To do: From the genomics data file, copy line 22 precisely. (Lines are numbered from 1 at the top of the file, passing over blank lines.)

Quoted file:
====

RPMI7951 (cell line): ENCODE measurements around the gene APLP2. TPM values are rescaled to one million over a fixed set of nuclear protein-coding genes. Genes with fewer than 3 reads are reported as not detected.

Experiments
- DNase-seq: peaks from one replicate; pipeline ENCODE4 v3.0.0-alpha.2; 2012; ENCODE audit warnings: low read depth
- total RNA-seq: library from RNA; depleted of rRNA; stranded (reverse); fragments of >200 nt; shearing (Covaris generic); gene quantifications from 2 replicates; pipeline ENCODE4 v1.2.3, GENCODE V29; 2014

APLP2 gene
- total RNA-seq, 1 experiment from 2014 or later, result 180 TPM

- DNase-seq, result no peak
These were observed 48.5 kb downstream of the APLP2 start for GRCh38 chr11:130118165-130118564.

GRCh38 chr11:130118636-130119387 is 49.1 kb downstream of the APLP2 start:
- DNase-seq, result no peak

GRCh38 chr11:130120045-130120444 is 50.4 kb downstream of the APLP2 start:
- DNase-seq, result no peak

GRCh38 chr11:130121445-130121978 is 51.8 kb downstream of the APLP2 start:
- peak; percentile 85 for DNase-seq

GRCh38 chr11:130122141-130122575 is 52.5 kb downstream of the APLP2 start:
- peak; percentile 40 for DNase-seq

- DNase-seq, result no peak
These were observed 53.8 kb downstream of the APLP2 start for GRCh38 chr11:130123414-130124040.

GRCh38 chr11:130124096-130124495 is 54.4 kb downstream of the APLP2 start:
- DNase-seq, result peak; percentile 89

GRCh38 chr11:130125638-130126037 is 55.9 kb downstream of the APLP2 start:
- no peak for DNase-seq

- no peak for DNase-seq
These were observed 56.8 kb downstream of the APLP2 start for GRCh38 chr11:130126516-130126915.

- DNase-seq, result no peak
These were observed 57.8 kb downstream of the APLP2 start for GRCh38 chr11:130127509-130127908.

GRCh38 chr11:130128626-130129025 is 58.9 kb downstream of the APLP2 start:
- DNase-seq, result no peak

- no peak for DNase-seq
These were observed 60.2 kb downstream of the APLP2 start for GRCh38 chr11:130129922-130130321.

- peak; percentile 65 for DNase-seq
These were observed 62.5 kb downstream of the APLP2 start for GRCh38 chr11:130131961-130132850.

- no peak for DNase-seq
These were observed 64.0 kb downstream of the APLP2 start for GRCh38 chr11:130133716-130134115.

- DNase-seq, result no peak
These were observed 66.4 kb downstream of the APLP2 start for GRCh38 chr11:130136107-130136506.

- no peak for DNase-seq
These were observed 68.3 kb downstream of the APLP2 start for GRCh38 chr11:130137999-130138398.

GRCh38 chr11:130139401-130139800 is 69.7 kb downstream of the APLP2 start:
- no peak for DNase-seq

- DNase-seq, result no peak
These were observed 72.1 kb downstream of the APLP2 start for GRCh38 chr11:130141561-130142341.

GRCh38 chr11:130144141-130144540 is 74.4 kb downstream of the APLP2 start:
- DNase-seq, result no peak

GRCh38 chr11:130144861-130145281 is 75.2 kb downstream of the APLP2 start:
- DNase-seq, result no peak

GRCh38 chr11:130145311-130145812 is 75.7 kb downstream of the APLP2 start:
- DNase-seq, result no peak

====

- no peak for DNase-seq